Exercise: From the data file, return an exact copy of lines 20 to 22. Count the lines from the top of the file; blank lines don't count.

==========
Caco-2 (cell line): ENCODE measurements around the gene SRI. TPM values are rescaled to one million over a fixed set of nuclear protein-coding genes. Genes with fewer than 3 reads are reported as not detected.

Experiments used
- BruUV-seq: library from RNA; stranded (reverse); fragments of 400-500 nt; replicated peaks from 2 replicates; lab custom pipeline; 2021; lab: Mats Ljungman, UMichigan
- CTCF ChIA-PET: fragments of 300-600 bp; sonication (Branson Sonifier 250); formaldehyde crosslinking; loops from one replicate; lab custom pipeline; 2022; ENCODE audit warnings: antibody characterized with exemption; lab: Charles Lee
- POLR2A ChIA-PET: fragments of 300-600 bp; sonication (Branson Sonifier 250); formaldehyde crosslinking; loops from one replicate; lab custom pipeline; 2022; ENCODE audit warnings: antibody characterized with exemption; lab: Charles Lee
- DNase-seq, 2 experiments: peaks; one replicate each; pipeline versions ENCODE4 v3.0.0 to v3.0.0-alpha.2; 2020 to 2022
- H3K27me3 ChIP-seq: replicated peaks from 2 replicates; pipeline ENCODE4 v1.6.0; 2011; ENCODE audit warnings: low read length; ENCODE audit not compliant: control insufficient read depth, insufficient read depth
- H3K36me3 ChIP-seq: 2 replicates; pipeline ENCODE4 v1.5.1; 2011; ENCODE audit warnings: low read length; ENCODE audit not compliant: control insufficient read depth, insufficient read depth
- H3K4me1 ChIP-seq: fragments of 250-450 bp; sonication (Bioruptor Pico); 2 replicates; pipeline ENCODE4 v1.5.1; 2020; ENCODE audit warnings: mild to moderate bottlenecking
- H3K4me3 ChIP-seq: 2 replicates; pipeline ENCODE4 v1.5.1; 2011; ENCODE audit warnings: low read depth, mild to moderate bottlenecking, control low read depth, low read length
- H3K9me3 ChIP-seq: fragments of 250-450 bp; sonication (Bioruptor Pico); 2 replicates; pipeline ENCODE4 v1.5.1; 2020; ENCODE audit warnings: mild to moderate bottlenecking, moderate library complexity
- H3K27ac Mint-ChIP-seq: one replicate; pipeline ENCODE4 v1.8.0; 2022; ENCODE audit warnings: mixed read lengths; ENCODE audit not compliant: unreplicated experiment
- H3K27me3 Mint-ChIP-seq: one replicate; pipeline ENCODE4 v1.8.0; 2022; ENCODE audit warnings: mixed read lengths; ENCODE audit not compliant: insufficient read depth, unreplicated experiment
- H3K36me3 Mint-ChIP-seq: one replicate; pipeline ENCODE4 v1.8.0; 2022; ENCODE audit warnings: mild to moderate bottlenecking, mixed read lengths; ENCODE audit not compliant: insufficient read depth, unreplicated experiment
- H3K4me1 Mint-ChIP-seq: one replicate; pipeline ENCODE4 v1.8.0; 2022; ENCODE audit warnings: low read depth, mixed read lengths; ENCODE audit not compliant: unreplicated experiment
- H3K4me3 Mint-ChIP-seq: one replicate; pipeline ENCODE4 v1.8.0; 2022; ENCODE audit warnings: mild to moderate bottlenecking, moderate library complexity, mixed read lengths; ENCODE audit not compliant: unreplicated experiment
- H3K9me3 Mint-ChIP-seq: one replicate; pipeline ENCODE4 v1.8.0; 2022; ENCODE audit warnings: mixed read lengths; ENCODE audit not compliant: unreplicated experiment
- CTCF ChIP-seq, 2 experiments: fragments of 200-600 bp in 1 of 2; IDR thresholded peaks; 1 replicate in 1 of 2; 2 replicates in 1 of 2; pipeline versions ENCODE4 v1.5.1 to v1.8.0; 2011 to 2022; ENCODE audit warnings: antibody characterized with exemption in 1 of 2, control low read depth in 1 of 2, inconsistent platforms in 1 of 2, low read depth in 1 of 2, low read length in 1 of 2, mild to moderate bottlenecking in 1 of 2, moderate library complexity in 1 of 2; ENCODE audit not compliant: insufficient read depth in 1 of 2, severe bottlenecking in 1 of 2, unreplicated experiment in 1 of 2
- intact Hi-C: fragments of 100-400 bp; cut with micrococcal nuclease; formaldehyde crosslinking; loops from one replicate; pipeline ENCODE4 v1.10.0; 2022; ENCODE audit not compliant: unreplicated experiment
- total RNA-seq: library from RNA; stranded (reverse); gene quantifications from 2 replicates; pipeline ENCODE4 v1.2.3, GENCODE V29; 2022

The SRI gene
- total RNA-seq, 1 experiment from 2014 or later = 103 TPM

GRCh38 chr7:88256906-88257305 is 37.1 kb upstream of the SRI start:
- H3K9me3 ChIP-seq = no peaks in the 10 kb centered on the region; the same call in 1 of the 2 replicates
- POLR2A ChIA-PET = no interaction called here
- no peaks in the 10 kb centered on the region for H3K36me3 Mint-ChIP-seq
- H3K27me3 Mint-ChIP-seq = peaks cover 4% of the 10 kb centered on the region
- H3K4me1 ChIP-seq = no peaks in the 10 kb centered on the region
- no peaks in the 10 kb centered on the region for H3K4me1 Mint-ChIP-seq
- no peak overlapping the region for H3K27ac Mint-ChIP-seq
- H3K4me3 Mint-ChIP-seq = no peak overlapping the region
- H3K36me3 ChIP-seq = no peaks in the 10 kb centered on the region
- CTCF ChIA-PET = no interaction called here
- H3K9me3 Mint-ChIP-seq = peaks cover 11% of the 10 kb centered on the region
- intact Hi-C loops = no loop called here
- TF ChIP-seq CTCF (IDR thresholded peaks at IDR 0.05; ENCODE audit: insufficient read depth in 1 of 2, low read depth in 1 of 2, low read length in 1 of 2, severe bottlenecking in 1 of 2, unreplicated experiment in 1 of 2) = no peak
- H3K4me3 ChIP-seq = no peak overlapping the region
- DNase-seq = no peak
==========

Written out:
- total RNA-seq: library from RNA; stranded (reverse); gene quantifications from 2 replicates; pipeline ENCODE4 v1.2.3, GENCODE V29; 2022

The SRI gene
- total RNA-seq, 1 experiment from 2014 or later = 103 TPM